When Farming Goes Vertical

vertical farming When Farming Goes Vertical

The last six months have seen sharp increases in the global prices ofwheat, maize, sugar and edible oils. According to the World Bank, thefood price index increased by 15% between October 2010 and January 2011and is only 3% below its 2008 peak. Weather shocks, export restrictions, curtailed supply and soaring demand for maize and other products pushed prices to levels that threaten millions of poor people. The currentsituation also reflects the established U.S. biofuel targets — theCongress mandated that biofuel use must reach 36 billion gallonsannually by 2022. China, Indonesia, India and the European Union (EU)increased their demand for corn for biofuels. Combined with rising fuelcosts, this is driving food prices to an all-time high.

Rising food prices are affecting mostly developing countries with steadily growingpopulations and thus the growing demand for food. In India, China andthe Middle East, higher incomes contribute to more people shifting tothe middle class, which is also changing dietary habits. To feed worldpopulations, food production must be increased by 2050. Ways to achievethis vary with local climate and conditions such as water supply, soilfertility, humidity, etc., which vary significantly throughout theworld.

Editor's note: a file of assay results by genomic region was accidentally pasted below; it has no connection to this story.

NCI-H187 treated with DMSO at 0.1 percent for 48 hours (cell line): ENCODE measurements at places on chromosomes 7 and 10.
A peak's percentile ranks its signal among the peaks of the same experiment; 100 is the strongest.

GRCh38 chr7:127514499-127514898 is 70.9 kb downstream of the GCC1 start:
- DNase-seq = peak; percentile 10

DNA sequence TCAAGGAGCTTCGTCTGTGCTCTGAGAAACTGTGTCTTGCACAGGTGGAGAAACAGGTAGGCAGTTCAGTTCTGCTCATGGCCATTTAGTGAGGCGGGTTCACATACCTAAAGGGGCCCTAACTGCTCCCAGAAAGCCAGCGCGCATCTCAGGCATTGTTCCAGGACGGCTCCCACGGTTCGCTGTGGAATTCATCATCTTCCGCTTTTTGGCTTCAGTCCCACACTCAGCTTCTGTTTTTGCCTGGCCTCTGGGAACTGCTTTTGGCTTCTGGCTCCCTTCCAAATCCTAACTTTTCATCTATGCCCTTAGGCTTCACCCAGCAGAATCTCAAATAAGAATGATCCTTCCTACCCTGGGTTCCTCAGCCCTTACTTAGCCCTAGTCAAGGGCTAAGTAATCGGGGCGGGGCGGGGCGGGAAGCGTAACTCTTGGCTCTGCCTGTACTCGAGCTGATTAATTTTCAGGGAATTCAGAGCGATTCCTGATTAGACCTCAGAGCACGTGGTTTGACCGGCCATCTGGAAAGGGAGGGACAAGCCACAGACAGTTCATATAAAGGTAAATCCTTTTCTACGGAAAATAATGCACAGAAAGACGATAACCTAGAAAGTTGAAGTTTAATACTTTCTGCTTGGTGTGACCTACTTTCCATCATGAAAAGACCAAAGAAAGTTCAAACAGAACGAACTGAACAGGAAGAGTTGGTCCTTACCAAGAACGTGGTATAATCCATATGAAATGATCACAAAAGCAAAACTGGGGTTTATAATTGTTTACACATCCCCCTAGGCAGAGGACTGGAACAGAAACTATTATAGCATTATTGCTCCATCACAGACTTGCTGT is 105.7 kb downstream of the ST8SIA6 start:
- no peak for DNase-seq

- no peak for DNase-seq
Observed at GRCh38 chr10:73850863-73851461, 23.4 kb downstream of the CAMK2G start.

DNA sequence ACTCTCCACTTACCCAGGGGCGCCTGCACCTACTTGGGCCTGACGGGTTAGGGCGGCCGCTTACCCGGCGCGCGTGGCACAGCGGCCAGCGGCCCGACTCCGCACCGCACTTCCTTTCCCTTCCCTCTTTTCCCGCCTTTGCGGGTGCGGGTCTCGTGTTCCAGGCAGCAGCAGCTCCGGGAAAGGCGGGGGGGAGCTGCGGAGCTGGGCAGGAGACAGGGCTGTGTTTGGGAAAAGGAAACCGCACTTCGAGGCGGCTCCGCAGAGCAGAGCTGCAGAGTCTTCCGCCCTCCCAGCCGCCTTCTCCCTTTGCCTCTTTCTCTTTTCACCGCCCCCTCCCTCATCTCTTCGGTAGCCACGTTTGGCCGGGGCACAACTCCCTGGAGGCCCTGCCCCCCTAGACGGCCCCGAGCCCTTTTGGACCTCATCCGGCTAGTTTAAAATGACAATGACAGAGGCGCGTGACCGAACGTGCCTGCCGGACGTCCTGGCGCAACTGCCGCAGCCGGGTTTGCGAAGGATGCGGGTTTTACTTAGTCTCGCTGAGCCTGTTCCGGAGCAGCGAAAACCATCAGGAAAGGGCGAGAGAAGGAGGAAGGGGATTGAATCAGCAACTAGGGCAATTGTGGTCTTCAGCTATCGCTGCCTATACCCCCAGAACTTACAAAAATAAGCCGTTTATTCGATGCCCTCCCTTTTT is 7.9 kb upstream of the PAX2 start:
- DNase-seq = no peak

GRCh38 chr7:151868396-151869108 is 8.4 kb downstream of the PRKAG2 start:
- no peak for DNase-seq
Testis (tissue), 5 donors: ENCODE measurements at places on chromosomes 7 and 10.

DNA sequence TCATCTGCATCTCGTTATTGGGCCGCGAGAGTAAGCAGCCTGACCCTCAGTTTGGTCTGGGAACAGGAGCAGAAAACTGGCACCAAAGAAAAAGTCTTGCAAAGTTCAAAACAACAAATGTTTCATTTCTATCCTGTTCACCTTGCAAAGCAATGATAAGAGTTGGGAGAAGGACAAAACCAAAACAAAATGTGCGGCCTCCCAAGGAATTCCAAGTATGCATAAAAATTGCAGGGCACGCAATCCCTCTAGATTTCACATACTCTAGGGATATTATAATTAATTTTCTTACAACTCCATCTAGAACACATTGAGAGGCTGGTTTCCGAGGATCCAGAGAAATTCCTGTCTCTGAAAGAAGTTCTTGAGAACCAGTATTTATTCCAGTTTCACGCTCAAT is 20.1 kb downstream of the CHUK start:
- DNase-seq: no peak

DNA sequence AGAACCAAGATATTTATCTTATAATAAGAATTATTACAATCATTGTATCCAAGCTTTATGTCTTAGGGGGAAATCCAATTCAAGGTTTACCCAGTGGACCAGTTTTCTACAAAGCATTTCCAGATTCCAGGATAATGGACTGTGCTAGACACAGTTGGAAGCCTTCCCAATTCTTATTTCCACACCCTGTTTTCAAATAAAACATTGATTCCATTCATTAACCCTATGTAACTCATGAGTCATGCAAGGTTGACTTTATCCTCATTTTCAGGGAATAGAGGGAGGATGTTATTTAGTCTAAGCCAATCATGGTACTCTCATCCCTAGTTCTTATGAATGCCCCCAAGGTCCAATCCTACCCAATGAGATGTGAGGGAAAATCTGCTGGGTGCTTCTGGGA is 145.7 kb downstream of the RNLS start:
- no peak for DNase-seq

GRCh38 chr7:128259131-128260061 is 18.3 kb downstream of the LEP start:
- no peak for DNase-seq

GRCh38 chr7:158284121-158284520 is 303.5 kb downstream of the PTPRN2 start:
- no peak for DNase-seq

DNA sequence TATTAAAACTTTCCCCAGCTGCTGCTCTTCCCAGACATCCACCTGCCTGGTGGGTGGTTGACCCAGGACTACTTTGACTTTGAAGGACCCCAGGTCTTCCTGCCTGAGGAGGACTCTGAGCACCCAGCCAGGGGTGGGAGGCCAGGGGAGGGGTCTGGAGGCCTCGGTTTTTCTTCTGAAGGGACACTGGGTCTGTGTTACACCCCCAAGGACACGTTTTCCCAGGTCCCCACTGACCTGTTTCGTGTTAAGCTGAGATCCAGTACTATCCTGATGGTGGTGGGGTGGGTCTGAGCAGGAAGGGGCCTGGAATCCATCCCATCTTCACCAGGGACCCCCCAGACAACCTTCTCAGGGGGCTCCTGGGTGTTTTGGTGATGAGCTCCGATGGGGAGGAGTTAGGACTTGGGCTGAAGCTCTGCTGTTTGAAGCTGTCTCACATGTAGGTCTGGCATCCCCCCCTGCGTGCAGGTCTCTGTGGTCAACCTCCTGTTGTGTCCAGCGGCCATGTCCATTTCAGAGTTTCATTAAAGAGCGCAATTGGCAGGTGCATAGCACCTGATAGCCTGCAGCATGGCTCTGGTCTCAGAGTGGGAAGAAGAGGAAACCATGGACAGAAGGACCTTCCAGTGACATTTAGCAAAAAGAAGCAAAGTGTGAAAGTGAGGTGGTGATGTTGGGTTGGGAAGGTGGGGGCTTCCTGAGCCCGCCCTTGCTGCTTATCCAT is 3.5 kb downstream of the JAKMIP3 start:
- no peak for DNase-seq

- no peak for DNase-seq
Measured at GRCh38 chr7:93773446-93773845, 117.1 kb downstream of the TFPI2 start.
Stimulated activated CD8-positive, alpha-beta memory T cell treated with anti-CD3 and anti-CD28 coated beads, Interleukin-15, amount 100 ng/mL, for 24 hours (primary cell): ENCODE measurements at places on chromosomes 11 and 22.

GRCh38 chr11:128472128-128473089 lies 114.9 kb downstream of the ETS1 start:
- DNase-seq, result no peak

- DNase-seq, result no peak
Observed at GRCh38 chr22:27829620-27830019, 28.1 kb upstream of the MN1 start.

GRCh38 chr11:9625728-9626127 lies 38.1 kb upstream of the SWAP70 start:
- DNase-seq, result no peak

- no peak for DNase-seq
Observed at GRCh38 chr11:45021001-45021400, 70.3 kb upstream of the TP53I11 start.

While VCs are still mostly on the sidelines, there has been an influx of interest in air and water investments, and films like Food Inc. and the spread of organic food underscore the tremendous public interest in this issue.

AeroFarm says it potentially represents one way to start tackling the problem.Considering that 925 million people in developing countries (13.6% ofthe 6.8 billion world population) are undernourished, according to theFood and Agriculture Organization (FAO), the AeroFarm system, which isnot restricted by any capacity other than modest amounts of water andelectricity, has already proven to be a good solution for growinghigh-quality leafy greens in Saudi Arabia.

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